Eliminating soring in the Tennessee Walking Horse industry has broad support in the horse industry and has been a priority of the American Horse Council (AHC) for the last several years.  The focus of these efforts for several years has been passage of the Prevent All Soring Tactics Act or PAST Act in Congress. Additionally, last year the U.S. Department of Agriculture’s (USDA) also began promulgating new regulations governing enforcement of the Horse Protection Act (HPA), intended to strength regulations against soring.  President Trump’s government-wide freeze on all new federal regulations pending review has put an indefinite hold on these new HPA regulations.  Now many in the horse industry are wondering what is status of these efforts to eliminate soring.

“The AHC continues to be committed to ending soring in the walking horse industry and believes it will take federal action either by Congress or USDA to end this cruel practice,” said Julie  Broadway AHC president. “The ‘big lick’ segment of the walking horse industry has had over 45 years to address this issue and it remains a problem.”   

In January of 2017, USDA announced and released a final HPA rule.  The AHC believed the final rule would have improved enforcement of the HPA as well as made sure other segments of horse show industry were not unintentionally impacted or burdened by the regulation.  However, the final rule was not published in the Federal Register before President Trump issued an order to all federal agencies to withdrawal all regulations that had not yet been published pending review.  

“There is no timeline for review of the rule and the new administration could decide to issue a final rule at any time or withdrawal the rule completely.  If and when Secretary of Agriculture Nomine Sonny Perdue is confirmed the AHC will be asking him to publish and the final rule,” said Ben Pendergrass AHC, Sr. VP of Policy and Legislative Affairs.

“We do not know yet if the Trump administration will be willing to implement this final rule so it continues to be important for the industry to support the PAST Act, which was recently re-introduced,” continued Pendergrass.      

On March 30, 2017, Representatives Ted Yoho (R-FL) and Kurt Schrader (D-OR) re-introduced the PAST Act (HR 1847) in the House of Representatives.  The bill is identical to the bill introduced last Congress and continues to be supported by the AHC and most national horse show organizations.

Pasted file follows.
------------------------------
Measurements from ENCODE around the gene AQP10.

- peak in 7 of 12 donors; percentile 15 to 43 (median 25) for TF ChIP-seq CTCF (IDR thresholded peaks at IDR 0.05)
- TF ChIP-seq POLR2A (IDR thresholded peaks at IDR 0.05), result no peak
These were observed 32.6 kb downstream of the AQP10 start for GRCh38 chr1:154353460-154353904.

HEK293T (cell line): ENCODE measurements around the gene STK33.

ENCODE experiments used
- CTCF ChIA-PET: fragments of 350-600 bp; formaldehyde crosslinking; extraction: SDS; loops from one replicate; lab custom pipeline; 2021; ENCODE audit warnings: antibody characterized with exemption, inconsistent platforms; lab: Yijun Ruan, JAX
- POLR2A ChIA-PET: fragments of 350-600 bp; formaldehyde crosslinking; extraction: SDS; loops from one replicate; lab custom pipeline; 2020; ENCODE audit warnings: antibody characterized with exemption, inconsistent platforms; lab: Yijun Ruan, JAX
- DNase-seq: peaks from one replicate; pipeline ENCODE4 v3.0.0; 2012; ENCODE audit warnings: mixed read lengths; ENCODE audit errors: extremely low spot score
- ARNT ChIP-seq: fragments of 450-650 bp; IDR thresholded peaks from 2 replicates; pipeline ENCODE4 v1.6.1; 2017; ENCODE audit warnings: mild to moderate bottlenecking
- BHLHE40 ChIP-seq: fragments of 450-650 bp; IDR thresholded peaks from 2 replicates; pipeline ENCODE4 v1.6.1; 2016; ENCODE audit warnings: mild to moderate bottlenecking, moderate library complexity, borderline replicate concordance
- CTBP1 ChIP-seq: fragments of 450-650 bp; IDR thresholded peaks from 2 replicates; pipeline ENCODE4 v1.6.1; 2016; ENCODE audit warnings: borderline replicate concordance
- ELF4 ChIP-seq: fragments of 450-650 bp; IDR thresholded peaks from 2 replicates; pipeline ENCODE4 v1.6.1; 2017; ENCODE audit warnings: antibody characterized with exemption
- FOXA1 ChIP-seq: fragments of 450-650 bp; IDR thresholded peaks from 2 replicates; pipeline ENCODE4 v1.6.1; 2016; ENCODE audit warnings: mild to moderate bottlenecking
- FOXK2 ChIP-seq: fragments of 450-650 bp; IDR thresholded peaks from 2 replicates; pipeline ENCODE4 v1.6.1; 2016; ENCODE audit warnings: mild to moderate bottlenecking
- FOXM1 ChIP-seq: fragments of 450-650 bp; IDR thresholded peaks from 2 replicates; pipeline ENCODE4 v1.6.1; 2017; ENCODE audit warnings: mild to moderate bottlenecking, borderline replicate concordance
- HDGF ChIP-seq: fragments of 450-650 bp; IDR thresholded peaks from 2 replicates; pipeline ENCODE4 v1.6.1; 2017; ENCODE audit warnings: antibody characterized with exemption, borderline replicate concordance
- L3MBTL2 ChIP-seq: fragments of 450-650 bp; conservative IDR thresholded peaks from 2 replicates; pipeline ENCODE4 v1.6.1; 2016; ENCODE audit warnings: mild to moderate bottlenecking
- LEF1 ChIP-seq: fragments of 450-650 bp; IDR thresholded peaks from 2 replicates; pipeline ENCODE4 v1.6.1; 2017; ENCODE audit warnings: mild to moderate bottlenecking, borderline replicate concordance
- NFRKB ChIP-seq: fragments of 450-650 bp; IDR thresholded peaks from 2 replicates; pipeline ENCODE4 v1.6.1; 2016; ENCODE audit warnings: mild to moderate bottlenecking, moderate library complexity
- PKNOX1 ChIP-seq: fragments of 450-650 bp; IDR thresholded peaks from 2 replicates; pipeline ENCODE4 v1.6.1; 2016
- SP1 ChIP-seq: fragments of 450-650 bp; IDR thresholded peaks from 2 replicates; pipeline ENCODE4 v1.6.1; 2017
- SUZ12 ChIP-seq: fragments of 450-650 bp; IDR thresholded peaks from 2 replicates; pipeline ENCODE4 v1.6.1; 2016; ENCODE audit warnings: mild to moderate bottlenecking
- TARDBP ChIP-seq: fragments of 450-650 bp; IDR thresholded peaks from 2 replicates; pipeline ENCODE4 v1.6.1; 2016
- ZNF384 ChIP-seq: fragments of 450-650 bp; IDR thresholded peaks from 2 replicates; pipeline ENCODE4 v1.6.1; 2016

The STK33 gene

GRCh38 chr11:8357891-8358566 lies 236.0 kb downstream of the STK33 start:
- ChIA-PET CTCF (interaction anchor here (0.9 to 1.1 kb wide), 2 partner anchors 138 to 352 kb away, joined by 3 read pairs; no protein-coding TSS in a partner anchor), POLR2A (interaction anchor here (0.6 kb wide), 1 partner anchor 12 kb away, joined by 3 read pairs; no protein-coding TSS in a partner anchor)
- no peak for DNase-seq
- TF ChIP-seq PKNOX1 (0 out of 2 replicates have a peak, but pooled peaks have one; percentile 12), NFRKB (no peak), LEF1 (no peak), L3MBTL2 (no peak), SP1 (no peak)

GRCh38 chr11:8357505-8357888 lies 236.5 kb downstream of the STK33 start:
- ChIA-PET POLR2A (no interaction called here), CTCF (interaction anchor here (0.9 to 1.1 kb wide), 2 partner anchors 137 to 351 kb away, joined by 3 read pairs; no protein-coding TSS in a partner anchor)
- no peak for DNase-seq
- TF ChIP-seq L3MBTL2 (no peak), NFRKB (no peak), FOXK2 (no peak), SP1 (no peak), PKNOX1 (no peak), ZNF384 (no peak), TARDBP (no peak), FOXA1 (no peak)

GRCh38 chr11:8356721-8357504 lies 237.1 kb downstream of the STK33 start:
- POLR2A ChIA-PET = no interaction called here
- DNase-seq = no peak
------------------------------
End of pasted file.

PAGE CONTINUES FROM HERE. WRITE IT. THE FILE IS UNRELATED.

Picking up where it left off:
“I am honored to join my fellow veterinarian, Rep. Kurt Schrader, a bipartisan list of members, and organizations who support the end of Horse Soring. As a veterinarian and lover of animals, we must continue to keep pressure on a select group of bad actors in the Walking Horse industry. They must comply with existing law and stop this illegal practice for good,” said Rep. Yoho on re-introducing the bill.

“Horse soring still runs rampant even though laws have been on the books for decades banning this cruel practice,” said Rep. Schrader. “We gave them a chance to self-police but the practice continued. Our bill will strengthen and improve current regulations by improving USDA enforcement, increasing civil and criminal penalties, and banning incentives to sore horses. It’s time for Congress to act and put an end to this abusive practice.”

The PAST act would amend the HPA to prohibit a Tennessee Walking Horse, a Racking Horse, or a Spotted Saddle Horse from being shown, exhibited, or auctioned with an “action device,” or “a weighted shoe, pad, wedge, hoof band or other device or material” if it is constructed to artificially alter the gait of the horse and is not strictly protective or therapeutic. 

The legislation would also increase fines and penalties for violations, including the potential for a lifetime ban for repeat offenders and create a new licensing process for horse show inspectors, eliminating the current often criticized designated qualified persons (DQPs) program.

The bill already has already gained 220 co-sponsors, a majority of the House of Representatives. Unfortunately, Senator Kelly Ayotte (R-NH) the principle sponsor of the bill in the Senate lost her bid for reelection.  Her loss has delayed re-introduction of the bill in the Senate.

“There continues to be strong challenges to passage of the PAST Act or implementation of the new HPA regulations, but the AHC will continue working until soring is eliminated,” said Broadway.  “The AHC urges all members of the horse industry to contact their Representative and Senators to ask them to support the PAST Act and the HPA rule.”